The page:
Why Is This Happening in the Skilled Trades?
We begin with the demographics of our society. There is a decreasing pool of workers entering the workforce, and this trend will continue.

Social factors play a large role, too. There is great competition with high-tech industries. High schools promote college, not careers in trades. There is a sea change of attitudes toward the trades and manual labor. And there are long-term commitments required for apprenticeships.

In order to address this problem, businesses will need to attack it by getting directly involved in mason training, more than ever before.

Yet, most small businesses that might provide on-the-job or employer-supported apprenticeships are not doing so or cannot do so because of the huge costs, business disruption, time commitments and risks involved.

Long-term issues like training are not the focus of most small businesses. Small businesses must meet the current payroll and fix this week's problem to stay alive. Further, training diverts existing skilled workers from current projects. Recruitment and training of new apprentices is expensive and time-consuming. Trainees cannot become fully income-producing and work independently for years.

And there are other risks. Trainees can take their new skills and leave immediately to work elsewhere.

Nonetheless, the problem is growing and will reach dangerous proportions unless the trends are reversed.

The solution is to enlist the vast army of small businesses in America who need these workers, have the facilities and the will to train new workers, and then provide a tax credit to make it financially feasible.

The Federal Government's Risk
So, even if all of this is true, what is the rationale for the government to get involved?

The federal government has a strong and clear interest in ensuring a skilled workforce sufficient to meet the quantitative and qualitative needs of a growing economy. These interests are both general and specific: general in terms of the overarching need to foster stable economic expansion and job growth, with low inflation and ready workforce availability (especially in foundation industries like construction, which affect economic activity throughout the economic food chain); specific, due to the government's role as a customer, whose increased costs are borne by the U.S. Treasury and eventually passed on to the taxpayer. The federal government is the world's largest single construction customer.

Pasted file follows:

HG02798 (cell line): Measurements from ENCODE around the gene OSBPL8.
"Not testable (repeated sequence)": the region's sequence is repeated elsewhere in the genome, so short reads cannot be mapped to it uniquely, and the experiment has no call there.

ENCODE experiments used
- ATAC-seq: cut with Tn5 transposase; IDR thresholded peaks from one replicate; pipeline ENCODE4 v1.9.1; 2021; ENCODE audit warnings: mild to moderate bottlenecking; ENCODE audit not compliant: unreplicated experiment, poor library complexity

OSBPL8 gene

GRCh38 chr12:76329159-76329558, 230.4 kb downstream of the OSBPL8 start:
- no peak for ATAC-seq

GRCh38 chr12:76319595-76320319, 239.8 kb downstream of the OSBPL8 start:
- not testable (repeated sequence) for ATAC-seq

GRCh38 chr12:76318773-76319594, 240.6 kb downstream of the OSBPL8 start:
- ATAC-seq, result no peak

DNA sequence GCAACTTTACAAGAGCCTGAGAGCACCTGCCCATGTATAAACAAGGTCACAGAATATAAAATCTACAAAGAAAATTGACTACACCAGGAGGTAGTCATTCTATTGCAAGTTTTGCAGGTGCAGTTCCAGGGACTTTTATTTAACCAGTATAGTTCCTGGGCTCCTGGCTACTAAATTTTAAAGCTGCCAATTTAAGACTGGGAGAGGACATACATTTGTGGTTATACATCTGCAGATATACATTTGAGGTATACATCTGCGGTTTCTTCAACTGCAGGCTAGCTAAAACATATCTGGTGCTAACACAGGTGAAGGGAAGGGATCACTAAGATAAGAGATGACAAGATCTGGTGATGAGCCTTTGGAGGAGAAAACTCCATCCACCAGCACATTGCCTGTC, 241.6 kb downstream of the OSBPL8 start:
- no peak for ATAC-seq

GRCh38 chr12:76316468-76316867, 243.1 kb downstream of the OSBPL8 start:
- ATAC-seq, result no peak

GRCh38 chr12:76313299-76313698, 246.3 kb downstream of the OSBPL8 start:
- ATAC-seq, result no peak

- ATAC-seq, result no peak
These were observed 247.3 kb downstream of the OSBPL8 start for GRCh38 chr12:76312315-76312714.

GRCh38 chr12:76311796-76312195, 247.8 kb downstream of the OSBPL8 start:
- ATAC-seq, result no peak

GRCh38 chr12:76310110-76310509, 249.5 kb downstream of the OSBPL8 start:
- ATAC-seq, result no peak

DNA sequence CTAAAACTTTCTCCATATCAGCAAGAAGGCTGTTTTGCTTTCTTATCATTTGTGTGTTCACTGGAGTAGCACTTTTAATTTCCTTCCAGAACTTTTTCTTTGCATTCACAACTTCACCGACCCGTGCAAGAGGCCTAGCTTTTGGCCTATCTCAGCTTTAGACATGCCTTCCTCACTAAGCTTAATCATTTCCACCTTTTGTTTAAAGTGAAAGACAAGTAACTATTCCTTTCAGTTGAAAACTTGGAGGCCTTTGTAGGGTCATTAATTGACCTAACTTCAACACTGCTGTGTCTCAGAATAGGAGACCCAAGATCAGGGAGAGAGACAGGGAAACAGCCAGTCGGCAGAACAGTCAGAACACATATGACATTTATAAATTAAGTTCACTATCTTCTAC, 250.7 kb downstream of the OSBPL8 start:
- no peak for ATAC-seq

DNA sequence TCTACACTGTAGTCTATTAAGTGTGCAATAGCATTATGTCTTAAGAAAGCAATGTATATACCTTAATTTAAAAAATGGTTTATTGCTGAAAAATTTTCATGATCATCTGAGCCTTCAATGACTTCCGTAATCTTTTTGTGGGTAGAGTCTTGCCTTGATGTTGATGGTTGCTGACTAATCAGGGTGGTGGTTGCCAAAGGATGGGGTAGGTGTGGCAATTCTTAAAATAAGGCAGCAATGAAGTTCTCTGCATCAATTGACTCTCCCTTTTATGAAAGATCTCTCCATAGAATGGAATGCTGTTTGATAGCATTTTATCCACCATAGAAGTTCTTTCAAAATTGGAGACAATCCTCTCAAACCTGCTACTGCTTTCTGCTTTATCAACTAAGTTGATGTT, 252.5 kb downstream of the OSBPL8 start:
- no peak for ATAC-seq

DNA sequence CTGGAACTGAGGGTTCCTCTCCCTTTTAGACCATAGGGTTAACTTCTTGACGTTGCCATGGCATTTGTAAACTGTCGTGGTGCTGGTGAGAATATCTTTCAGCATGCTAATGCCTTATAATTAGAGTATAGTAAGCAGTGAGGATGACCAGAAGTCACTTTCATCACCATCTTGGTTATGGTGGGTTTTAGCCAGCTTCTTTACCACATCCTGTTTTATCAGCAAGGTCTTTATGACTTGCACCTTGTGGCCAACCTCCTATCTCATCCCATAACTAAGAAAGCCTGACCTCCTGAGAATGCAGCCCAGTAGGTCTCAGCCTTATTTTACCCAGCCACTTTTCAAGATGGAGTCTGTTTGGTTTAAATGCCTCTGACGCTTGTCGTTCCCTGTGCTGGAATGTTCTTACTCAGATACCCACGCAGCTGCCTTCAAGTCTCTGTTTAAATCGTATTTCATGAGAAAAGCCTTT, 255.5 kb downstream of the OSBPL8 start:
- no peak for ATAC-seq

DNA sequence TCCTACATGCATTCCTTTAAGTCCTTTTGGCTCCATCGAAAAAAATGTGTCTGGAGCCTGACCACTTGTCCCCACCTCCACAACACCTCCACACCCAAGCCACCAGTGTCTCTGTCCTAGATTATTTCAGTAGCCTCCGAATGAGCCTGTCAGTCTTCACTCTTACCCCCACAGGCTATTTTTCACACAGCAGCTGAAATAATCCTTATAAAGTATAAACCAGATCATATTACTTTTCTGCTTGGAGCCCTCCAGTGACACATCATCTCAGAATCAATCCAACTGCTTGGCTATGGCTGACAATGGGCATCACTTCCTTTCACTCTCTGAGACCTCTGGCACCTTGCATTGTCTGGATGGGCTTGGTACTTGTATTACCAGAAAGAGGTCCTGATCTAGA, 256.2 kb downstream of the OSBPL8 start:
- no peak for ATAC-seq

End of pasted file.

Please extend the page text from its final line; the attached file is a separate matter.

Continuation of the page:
Any shortage of skilled workers would affect government at all levels -- federal, state, and local.

We need government action now. This is a case where government cannot afford to wait until the crisis hits before taking action. Workforce shortages are always a problem, but skilled workforce shortages have an additional vexing characteristic: they require years to remedy. Workforce shortages in the trades will be difficult if not impossible to resolve quickly once shortages become a crisis. There is a long developmental time for masonry skills. The long lead-time itself becomes a barrier to entry into the masonry field, both for the prospective tradesworkers and the companies that must make the investment in training. The only reasonable course from a policy standpoint is to act pre-emptively.

The Nitty-Gritty of SWEA
SWEA is the tax instrument that would help small businesses overcome the impediments to employer-based training. SWEA would allow small business employers a tax credit for training apprentices in any of the highly skilled trades specified in the bill (including the trade of masonry). The credit would offset expenses for each qualifying apprentice up to $15,000 per year, per apprentice, for employment and training costs. The credit would accrue to the employer paying the employment/training costs. The credit would offset costs of training either by employers directly or by multi-employer facilities to which employers send apprentices for training.